Sifting Through the Mess: The Do’s and Don’ts of Designing Information Architecture

These days, the number of things that humans accomplish through computer interfaces is growing exponentially. We need barely to think, ‘What’s the quickest way to get home? What song is playing right now? What’s the score?’ and we can retrieve the answer in an instant, at our fingertips. With access to a truly infinite amount of information on the web, and many options in which to process it, users are naturally drawn to sites that make data easily digestible. We rely on search engines, information visualizations, and filter functions to sift through the mess and locate specific points of data. In the past, websites were used as dumping grounds for information with little consideration of user needs. Today, though, we expect websites to deliver the fastest and simplest experience possible. As a result, it’s crucial for a website to be strategically and clearly organized to deliver an exceptional customer experience.

[Short on time? Scroll for the TL;DR.]

The Task:

We were tasked with documenting the architecture of an existing insurance provider online portal. The portal is used by independent insurance agents to conduct their day to day business – generating quotes, editing policies, etc. However, as independent agents, the users are not limited to selling our client’s policies – they are free to choose which insurance providers to sell policies on behalf of, so long as it fits their customers (the policyholder’s) needs. Therefore, it is beneficial for our client to make the portal as easy to use as possible. The more intuitive the portal is, the more inclined an agent will be to sell a policy from our client vs another provider.  Using our information architecture (IA) map, we identified agent pain points and provided recommendations for designing a positive portal experience.

To complete the map, we documented 3 main elements: navigation, action and content. We spent just over a week documenting every page, every link, and every PDF that agents can access on the portal. Every. Single. One. The final product weighed in at a hefty 48 pages.

Naturally, having spent so much time in the portal, we noticed a thing or two about the way it was built:

The Themes:

  1. Redundancy – we often found the exact same content in multiple subsections of the site. This made it difficult to determine the distinct purpose and functionality of each page (if it even existed). Not only that, redundancy also hinders a user from forming a mental map of the site, making it difficult to ‘re-find’ things and understand where each page truly belongs.
  2. Lack of hierarchy – rather than a systematic, hierarchical navigation scheme, most of the navigation throughout the portal was through individual text hyperlinks between pages. These links were scattered throughout each page, creating not only visual clutter, but also preventing users from forming a consistent navigation pattern. Instead of being trained to find data X through one consistent channel, the user was presented with 5 different options, none more logical than any of the others.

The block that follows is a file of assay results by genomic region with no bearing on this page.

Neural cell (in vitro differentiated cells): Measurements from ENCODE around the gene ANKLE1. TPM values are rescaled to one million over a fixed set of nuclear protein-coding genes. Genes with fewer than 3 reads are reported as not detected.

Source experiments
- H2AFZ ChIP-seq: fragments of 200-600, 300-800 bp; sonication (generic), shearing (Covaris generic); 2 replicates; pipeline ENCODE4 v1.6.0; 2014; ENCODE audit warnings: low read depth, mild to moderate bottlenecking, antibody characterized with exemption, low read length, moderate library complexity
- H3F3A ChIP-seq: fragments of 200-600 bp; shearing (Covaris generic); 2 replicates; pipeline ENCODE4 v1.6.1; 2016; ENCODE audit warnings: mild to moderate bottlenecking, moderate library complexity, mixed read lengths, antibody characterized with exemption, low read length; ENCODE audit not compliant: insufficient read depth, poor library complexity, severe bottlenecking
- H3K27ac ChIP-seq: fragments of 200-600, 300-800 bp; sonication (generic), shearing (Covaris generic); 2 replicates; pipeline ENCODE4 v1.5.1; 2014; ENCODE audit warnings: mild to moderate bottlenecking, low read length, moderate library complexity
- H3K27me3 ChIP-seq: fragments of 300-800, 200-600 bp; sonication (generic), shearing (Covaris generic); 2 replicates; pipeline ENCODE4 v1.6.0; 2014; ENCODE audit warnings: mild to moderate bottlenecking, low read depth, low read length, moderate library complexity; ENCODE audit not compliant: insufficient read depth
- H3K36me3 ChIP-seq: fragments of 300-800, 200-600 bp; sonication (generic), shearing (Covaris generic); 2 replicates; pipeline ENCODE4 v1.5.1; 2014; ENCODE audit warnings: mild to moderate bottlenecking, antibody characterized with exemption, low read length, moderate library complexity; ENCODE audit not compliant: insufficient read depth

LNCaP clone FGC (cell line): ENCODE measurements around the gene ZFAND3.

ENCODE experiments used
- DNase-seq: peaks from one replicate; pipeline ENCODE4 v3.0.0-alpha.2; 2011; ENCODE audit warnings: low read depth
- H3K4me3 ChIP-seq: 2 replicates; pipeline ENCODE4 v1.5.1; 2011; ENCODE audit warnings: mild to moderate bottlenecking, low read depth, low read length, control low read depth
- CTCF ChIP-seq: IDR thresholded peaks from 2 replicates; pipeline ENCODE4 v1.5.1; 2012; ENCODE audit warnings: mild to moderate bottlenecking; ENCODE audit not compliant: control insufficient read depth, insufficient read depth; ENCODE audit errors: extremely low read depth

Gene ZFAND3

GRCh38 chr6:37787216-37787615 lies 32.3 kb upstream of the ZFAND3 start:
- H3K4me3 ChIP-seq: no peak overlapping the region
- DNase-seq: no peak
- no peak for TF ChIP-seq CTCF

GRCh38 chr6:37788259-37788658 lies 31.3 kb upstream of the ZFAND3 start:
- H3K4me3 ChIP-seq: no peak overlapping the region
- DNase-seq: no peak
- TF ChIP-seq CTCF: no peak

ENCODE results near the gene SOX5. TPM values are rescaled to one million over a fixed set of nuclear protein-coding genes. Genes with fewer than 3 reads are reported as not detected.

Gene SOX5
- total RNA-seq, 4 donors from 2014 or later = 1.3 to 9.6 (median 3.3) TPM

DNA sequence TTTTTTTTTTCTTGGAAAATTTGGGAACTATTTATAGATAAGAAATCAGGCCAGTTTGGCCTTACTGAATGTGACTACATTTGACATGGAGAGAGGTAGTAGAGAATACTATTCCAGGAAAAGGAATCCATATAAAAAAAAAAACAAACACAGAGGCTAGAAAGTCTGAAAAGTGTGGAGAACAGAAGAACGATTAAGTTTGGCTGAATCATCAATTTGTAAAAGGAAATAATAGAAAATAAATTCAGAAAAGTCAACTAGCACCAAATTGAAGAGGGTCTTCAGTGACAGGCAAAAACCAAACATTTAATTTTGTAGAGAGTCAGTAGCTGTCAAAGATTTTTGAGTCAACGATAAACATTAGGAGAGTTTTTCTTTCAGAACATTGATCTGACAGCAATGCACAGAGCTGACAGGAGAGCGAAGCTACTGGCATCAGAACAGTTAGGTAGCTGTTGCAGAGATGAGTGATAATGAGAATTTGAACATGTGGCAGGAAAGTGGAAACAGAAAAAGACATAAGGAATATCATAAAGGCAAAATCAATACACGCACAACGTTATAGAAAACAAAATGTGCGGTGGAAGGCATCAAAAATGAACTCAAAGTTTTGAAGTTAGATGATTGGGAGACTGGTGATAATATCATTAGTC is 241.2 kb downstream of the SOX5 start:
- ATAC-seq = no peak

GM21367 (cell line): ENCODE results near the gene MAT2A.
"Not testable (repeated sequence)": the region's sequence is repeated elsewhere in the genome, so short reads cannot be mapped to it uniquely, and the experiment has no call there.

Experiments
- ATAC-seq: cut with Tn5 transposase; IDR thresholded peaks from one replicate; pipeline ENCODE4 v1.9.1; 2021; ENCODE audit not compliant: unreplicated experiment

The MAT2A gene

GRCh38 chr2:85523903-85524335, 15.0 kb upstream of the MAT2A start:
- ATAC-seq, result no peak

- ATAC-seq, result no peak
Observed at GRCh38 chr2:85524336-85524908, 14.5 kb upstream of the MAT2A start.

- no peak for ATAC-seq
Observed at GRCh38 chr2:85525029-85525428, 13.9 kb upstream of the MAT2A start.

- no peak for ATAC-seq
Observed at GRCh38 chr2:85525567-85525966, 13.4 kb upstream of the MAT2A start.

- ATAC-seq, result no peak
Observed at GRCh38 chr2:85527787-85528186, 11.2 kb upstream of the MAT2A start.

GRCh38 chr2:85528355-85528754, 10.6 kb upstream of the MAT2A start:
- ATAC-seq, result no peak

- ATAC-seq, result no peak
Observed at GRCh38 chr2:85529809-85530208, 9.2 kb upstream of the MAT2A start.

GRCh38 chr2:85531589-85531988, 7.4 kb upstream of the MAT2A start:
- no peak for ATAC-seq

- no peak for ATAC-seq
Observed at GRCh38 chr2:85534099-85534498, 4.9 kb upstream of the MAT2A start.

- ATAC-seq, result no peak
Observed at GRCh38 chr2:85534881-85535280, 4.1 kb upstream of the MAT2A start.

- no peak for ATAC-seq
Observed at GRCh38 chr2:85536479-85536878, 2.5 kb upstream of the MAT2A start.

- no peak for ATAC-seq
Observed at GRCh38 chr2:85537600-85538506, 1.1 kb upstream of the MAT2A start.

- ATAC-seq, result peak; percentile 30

3. Inconsistent taxonomy – navigation was often tricky when links with the same verbage led to different locations. A link that took us to X when we expected Y was confusing, and often resulted in multiple (and way too many) “Wait… where am I?” moments.

With these themes in mind, we emerged with three key takeaways for crafting information architecture.

The Takeaways:

  1. Do establish clear hierarchy – Ensure that the structure of the application is organized intuitively, that subpages are grouped under logical headers, and that it is easy for users to understand where they are on every page. Breadcrumbs are a helpful clue that show users both where they are and how to re-find their way should they want to revisit the page in the future.
  2. Do use consistent navigational patterns – teach your users how they should move throughout the site by keeping it as consistent as possible. Choose one scheme and stick to it- house navigation links on one section of the page (left bar, top bar, right box, etc.), and keep them there. This ensures that users will learn and trust that they can always look to that part of the page to navigate from. Use consistent fonts and sizes for headers and sub-headers to signal to users the relationship between pages. That which stays the same will fade away in the eye of the user but leave them with the confidence that they know where to look to find their way.
  3. Don’t clutter – simplicity is key. Balance the sometimes conflicting interests between giving users easy access to content, and maintaining a clear, consistent hierarchy. Quick links can be helpful, but too many can overwhelm a page, distract a user, and prevent him/her from learning how to utilize the full functionality of the application.

TL;DR

Pick conventions, stick to them, and go easy on the links…it’ll make it easier for your user to establish a navigation pattern, and prevent them from clicking around in circles. Ain’t nobody got time for that.

1 Comment

  • Deaydre Lea Pulliam November 29, 2014 11:32 pm

    Easy to understand advice!
    Appreciate the information.

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